Optimization of Anti-kinking Designs for Vascular Grafts Based on Supramolecular Materials
Synthetic vascular grafts to be applied as access grafts for hemodialysis often require anti-kinking properties. Previously, electrospun microporous vascular implants based on synthetic supramolecular materials have been shown to perform adequately as resorbable grafts due to the microstructures, thereby enabling attraction of endogenous cells and consecutive matrix production in situ. Here, we use supramolecular materials based on hydrogen bonding interactions between bisurea (BU) or 2-ureido-4[1H]-pyrimidinones (UPy) to produce microporous anti-kinking tubular structures by combining solution electrospinning with 3D printing. A custom-made rational axis for 3D printing was developed to produce controlled tubular structures with freedom in design in order to print complex tubular architectures without supporting structures. Two different tubular grafts were developed, both composed of a three-layered design with a 3D printed spiral sandwiched in between luminal and adventitial electrospun layers. One tubular scaffold was composed of BU-polycarbonate electrospun layers with 3D printed polycaprolactone (PCL) strands in between for dimensional stability, and the other graft fully consisted of supramolecular polymers, using chain-extended UPy-PCL as electrospun layers and a bifunctional UPy-PCL for 3D printing. Both grafts, with a 3D printed spiral, demonstrated a reproducible dimensional stability and anti-kinking behavior under bending stresses.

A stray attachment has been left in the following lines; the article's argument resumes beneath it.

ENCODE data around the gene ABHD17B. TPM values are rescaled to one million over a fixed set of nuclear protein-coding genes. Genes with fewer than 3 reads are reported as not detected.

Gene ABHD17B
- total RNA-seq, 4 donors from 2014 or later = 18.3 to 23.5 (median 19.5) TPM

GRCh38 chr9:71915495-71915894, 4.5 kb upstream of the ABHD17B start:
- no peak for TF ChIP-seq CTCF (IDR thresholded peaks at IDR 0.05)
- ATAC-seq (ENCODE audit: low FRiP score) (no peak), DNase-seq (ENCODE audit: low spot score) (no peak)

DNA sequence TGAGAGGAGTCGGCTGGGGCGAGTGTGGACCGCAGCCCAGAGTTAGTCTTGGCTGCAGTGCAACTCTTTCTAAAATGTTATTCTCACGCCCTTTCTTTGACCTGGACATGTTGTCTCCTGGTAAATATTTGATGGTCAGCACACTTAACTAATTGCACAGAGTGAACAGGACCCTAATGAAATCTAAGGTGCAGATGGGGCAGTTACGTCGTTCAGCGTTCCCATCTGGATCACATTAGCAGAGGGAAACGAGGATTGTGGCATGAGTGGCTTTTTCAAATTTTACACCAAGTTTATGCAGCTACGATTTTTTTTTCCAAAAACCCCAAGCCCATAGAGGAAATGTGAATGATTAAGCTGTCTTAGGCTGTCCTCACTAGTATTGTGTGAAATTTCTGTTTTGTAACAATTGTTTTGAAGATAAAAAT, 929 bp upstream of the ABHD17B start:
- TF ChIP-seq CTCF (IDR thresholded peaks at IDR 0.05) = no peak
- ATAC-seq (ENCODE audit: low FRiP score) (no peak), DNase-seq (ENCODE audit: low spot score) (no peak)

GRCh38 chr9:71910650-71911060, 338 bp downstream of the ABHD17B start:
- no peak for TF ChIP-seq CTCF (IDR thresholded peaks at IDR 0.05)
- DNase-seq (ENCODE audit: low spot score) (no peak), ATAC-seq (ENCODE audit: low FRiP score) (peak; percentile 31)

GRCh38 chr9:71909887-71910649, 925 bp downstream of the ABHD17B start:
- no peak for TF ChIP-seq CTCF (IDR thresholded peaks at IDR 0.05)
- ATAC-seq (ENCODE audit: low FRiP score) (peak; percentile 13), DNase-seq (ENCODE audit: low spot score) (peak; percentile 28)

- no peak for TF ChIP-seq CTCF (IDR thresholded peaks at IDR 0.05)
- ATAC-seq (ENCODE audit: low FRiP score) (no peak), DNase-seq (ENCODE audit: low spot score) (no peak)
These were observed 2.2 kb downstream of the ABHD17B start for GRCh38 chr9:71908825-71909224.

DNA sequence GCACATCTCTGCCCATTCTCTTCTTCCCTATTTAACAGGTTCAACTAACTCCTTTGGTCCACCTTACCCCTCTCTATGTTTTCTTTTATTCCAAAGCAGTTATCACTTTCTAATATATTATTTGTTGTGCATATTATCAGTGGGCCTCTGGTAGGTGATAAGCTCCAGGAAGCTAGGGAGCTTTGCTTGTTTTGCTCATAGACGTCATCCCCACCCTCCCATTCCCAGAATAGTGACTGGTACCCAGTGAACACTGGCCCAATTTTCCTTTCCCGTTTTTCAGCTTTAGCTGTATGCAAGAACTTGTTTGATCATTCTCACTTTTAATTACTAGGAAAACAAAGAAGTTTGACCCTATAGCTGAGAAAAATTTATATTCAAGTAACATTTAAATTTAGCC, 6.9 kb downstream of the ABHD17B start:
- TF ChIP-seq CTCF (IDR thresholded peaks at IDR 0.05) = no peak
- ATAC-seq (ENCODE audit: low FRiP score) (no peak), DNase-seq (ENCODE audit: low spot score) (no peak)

Full Access Link: Frontiers in Materials